KENYA – The government of Kenya is looking to scale profitability in Miraa (Khat) business in the country by reclassifying the crop from harmful substances to facilitate its exclusion from adverse classification by the anti-drug abuse agency, National Authority for the Campaign Against Alcohol and Drug Abuse (NACADA).

Deputy President Rigathi Gachagua guaranteed the Miraa farmers that the government will work tirelessly to help them enhance their incomes.

“We will appoint a few farmers from Meru to go abroad and look for more markets of the crop,” he said. “Those who are talking about Miraa [should] leave Miraa alone; it is a cash crop.”

NACADA, executing the Narcotic Drugs and Psychotropic Substances (Control) Act of 1994, has classified Miraa as a harmful substance based on the two substances found in Khat, which are Cathine and Cathinone.

Gachagua’s reassurances follow mixed reactions from Miraa farmers in Meru County to the publication of the Crops (Miraa) Regulations 2023, implementing the Miraa Levy.

The regulations are expected to regulate the production and trade of the lucrative stimulant crops, while at the same time ensuring the production of quality miraa for local and export markets.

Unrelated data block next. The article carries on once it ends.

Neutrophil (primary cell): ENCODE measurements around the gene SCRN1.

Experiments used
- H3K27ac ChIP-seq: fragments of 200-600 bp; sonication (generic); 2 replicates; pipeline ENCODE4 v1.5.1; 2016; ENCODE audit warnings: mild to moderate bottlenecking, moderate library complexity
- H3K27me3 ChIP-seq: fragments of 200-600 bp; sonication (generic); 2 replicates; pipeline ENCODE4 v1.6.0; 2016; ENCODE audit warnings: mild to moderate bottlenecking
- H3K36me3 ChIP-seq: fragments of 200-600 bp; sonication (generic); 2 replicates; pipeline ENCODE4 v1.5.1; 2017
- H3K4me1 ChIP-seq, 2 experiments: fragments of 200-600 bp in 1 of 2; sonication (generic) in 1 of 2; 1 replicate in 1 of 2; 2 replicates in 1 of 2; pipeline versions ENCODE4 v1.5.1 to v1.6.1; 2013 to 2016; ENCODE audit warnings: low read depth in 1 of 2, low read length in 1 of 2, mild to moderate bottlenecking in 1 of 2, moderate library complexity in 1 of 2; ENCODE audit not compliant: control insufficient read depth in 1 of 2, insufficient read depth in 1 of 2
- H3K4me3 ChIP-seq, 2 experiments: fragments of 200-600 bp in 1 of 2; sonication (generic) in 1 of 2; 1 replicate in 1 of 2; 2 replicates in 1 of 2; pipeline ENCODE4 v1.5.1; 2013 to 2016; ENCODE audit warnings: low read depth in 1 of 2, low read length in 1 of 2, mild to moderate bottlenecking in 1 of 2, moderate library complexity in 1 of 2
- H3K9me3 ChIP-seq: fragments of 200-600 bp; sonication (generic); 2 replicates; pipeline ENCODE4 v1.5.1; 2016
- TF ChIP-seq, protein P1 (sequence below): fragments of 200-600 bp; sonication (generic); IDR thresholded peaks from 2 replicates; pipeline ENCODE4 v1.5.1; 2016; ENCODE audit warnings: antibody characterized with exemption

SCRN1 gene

Agriculture and Food Authority (AFA) delayed the implementation of the Miraa Levy as proper frameworks were still being developed.

Now that the AFA’s e-platform, an Integrated Management Information System, is running, the agency, through its Acting General Willis Audi, notified that the Miraa levy has been implemented.

While consumers fear the cost of miraa might go up, some traders and leaders from miraa growing zones have welcomed the introduction of the levy, arguing that it will boost the sub-sector.

Nyambene Miraa Farmers and Traders Association (Nyamita) and Igembe Central MP Dan Kiili are among those who have welcomed the announcement, saying that was proof that the national government was prioritizing developing the miraa sub-sector.

“Let us pay so that the State can recognize us as partners. In any case, we are paying only Sh3 per kilo and it is only on export products,” said Kiili, assuring other players along the value chain that the levy was good, and it was only affecting exported miraa.

Similarly, Munjuri said that even if it is being charged on miraa crop exports at Sh7 per kilo, they were satisfied because it was now recognized as other scheduled crops.

He said the levy will enable the Miraa Directorate domiciled in the Ministry of Agriculture to look for markets and introduce the best farming practices informed by scientifically tested and proven methods.

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